Disclosure :: this post is sponsored by Touro Infirmary.
It has been said that the greatest gift you can give your child is a sibling. Those of us with siblings will likely agree; countless childhood memories, shared experiences and lifelong friendships are “born” with siblings. But in the first moments of adjusting to shared attention, the arrival of a new brother or sister can be difficult for the older child.
While the news of a new baby is joyous, keep in mind that it will be a momentous change for big brother or sister. Thankfully, there are many ways parents can prepare to help ease the transition.
Preparing for new baby’s arrival:
- Depending on your child’s age, research how to best talk to him/her about the new baby
- Consider purchasing a big brother/big sister book, and read it often leading up to baby’s arrival
- Focus on the older child’s role, “You are getting a baby brother/sister”… “You are going to be such a great big brother/sister.”
- Follow your child’s lead regarding how much he wants to talk about it or be involved in preparations
- Let your child feel the baby kicking and wondering what he or she is doing “on the inside”
- Consider together what it will be like after the new baby arrives and how the older sibling can help
- Talk about what it was like when you were pregnant with the older child and consider looking at pictures together of your first pregnancy and the older child as a newborn baby
- Talk about what it will be like when mommy goes to the hospital and the first days after the baby comes home
- Spend time with a friend or family member who has a young baby so your child can experience what it is like to be around a baby.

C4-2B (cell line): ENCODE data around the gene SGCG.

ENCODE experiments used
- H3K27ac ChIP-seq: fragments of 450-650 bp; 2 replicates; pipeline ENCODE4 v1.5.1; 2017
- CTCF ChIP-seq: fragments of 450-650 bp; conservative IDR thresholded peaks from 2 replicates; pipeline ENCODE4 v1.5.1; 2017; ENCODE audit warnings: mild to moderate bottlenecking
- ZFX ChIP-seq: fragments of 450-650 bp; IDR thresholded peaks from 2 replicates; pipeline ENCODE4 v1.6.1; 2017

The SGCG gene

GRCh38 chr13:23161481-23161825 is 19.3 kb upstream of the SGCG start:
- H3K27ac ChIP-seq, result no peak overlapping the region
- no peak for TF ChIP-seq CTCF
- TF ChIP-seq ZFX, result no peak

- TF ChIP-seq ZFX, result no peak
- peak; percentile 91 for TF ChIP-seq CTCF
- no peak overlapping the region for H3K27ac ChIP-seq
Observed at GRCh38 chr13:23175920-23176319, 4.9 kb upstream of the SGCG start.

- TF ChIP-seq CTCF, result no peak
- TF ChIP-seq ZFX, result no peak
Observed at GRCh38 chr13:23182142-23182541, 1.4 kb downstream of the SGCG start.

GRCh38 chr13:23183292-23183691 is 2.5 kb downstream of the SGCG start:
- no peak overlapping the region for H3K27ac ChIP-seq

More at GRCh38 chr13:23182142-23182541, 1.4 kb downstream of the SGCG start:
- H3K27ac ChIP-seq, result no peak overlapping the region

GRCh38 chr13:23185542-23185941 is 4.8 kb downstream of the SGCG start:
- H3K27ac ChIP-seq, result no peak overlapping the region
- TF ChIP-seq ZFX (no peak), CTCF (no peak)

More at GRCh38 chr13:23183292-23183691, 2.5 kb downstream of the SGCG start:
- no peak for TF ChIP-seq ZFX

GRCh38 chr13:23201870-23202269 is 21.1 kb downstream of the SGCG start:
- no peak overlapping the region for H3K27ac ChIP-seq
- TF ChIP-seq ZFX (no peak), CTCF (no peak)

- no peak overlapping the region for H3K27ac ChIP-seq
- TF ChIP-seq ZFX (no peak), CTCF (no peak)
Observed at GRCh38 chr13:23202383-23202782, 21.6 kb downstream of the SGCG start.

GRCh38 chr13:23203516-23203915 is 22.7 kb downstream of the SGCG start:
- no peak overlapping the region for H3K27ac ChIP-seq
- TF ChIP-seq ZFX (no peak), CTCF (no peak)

- Arrange for family and friends to help with the older sibling; they will need special care and attention while mom is at the hospital and in the first days at home.
After the new baby arrives:
- Some people find it helpful to have the new baby give a small gift to the older sibling at the hospital; something special from the new baby just for big brother/sister.
- When big brother or sister meets the new baby for the first time, consider having someone else holding the baby so mom can first give attention to big brother/sister. They have likely been without mom for a day or two and will be seeking attention of their own.
- Spend time every day, even if it’s just a few minutes, alone with the older child. Let the older child choose the activity or suggest a quick outing to the park.
- Listen to your child’s feelings about the new baby and acknowledge them.
- Offer ways to express anger or frustration, and make sure the older child knows to never hurt the baby.
- If the older child wants to be babied, that’s ok. They were, after all, the first baby.
- Have a few big sibling gifts tucked away to give your child when people bring gifts for the baby.
- It may be helpful to draw attention to the older child when people visit the baby, making them the shared focus of attention.
- Give the older child their own space that doesn’t need to be shared, whether it’s a new play space in their room, or quiet book corner just for them.
- Let the older child help care for the baby. They can help with bath time, picking out clothes or reading a book to the baby.
- Talk about all of the good things that come along with being the older sibling.
- Discuss what the future will be like when the baby is older and they can play, laugh and grow together.
Touro’s Sibling Class can help!
Touro’s Sibling Class teaches children what to expect when a new baby enters the family. The free class is designed for children 4 years to 11 years of age.
Children will learn:
- What happens when mom goes to the hospital
- What to expect when the baby comes home
- Explore ways older siblings can cope with the new arrival
- Explore ways older siblings can help with the new baby
- Tour the Family Birthing Center
Click here for upcoming dates and class registration information.
About Cheryl Tschirn, RN, BSN
Cheryl Tschirn, RN, BSN is the Community Educator at The Family Birthing Center at Touro Infirmary.